Then we drove all the way back to Boerne. 2.5 hours back. Again, Rob Inglish, what a legend. Thank you so much. Great fun.

So now it’s all go. I have an unconfirmed speaking engagement in Hemet, California, booked for the 28th of March, so I have 6 weeks to cover about 1,400 miles. Easy.

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    Permanent Link     Comments (5)

Comment by uncle Lindsay — February 18, 2008 @ 11:40 am | post a comment

Hi Rob.

i saw a couple of guys skateboarding through NZ

fundraising couldnt help but think how cushy compared to your epic ride! Agree 100% with over regulations in the west…Dalaine & I spent late last year 2 months in Brazil , Argentina, Chile , Panama and Colombia…one word awesome…you would love it especially Colombia ( with care).which beggers the question …Tierra Del Fuego /

Anchorage…TransAmerica Highway..not sure about skateboard or bike…why not a ride- on lawnmower??!!! . Your mum and dad will probably kill me for suggesting it!

Good luck…loved the video clip with the long leg shadows.. Take care!!!

Comment by Mark Stosbewrg — February 18, 2008 @ 1:10 pm | post a comment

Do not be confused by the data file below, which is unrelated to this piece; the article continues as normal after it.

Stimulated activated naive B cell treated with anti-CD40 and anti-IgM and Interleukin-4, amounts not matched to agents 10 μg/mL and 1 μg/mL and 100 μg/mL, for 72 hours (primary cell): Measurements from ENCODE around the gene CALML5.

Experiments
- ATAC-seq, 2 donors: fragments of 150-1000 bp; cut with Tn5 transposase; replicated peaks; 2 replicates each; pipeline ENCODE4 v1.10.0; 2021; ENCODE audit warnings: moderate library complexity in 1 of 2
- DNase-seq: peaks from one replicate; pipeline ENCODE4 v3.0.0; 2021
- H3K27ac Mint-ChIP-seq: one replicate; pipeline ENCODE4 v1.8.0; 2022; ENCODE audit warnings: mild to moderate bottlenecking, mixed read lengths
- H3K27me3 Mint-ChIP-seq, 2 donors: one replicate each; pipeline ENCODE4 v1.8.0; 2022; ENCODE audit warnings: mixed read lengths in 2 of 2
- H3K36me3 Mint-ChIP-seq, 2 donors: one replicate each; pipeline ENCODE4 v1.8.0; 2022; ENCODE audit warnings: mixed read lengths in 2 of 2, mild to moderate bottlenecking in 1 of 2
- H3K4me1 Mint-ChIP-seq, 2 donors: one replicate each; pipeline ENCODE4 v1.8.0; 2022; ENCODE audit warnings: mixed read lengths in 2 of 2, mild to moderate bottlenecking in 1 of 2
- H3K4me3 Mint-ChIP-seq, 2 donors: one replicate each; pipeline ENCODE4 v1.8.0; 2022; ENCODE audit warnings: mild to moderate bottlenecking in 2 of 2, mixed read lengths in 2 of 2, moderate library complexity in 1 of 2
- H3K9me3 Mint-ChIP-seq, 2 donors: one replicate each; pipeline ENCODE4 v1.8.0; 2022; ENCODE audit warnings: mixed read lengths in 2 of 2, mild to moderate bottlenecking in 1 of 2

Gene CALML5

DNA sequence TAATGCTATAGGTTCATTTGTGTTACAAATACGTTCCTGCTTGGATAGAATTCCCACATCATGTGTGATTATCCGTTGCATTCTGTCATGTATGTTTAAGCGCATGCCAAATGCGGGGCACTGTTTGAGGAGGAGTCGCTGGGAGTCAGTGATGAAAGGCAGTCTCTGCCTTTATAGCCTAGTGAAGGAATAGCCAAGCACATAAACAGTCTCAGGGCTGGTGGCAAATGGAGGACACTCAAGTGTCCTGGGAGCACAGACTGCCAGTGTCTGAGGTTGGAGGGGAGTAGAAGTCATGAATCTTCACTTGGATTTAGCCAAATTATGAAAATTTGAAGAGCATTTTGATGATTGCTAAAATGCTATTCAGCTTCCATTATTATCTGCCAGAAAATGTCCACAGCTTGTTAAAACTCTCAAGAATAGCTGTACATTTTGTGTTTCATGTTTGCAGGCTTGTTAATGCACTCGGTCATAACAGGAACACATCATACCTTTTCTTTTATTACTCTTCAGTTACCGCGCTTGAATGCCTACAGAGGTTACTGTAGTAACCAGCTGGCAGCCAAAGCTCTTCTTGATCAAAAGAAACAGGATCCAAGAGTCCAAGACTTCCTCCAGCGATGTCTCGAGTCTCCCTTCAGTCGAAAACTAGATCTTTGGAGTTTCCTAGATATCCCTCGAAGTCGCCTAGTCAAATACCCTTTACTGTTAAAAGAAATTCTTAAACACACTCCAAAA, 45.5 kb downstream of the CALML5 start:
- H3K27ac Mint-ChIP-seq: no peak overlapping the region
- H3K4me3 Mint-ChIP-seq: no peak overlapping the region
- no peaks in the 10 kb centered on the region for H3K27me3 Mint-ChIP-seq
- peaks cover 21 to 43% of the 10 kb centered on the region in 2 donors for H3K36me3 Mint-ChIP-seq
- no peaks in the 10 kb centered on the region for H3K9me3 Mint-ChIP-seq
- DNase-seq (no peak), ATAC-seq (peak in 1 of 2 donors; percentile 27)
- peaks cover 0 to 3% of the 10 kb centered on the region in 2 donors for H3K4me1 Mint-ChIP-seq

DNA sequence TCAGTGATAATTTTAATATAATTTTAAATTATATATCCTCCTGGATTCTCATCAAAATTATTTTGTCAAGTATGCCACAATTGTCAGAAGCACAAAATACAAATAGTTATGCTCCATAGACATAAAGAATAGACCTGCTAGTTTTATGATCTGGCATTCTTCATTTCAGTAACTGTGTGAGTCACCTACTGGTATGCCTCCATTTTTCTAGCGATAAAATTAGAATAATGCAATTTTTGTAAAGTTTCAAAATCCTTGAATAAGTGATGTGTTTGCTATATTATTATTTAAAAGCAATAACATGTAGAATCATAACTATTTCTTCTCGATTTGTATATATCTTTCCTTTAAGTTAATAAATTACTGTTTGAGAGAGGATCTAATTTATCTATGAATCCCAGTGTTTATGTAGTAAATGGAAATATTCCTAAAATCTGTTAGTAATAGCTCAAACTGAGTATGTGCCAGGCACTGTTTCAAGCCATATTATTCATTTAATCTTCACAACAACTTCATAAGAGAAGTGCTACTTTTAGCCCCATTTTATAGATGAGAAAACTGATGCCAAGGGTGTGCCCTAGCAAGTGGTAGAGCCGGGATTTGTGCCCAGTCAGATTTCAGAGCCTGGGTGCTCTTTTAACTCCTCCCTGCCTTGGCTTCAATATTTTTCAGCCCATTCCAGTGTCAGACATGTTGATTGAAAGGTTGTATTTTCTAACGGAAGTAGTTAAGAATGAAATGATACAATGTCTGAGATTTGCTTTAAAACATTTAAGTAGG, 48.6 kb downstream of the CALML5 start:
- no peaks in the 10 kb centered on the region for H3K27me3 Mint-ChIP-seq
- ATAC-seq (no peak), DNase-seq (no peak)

I'm glad you made the round trip safely. Here in Indiana, I'm waiting for my wife to go into labor for our first born arrive any hour now.

In perspective, the process would have been started about the time you were in Switzerland last May. You've been on the road a long time!


Comment by Aunty Jenny — February 18, 2008 @ 3:51 pm | post a comment

Hey Rob

Nigel and I were very interested to see how you got on extending your time in the US. We want to spend the 90 days then hop out to Canada or Mexico then come back in for another 90 days. We thought we couldn't do it though, as the US immigration site said that the 90 days included Canada and Mexico. Maybe it was because of what you are doing that you were allowed another 90 days. If we can't do it, then we will just go to the UK for 3 months then come back to the US. Any sign of the roads improving? Where have you decided to cross the rockies from? I guess the lowest point right? Looking on the map you aren't all that far away from L.A.,so as you say, you will easily do it in the 90 days allowed to you, and even have time to stop and meet new people on the way!

Comment by Mum — February 19, 2008 @ 12:56 am | post a comment

You only need to do 34 miles a day and you will make it fine. Not too many rest days though! We've got a couple of American girls (sisters) staying with us at the moment -one who had lived in California for 3 years and the other in Nth Carolina. They've been touring in a more civilised manner-bus, train, plane and car. They both had noticed our wide road shoulders here and were amazed that you found anywhere convenient to skate in the US! Having had a taste of mexico, are you regretting not going through Central America?

Comment by Aunty Les — February 19, 2008 @ 2:14 am | post a comment

Good news about the further 90 days visa. How much longer will you be in Texas?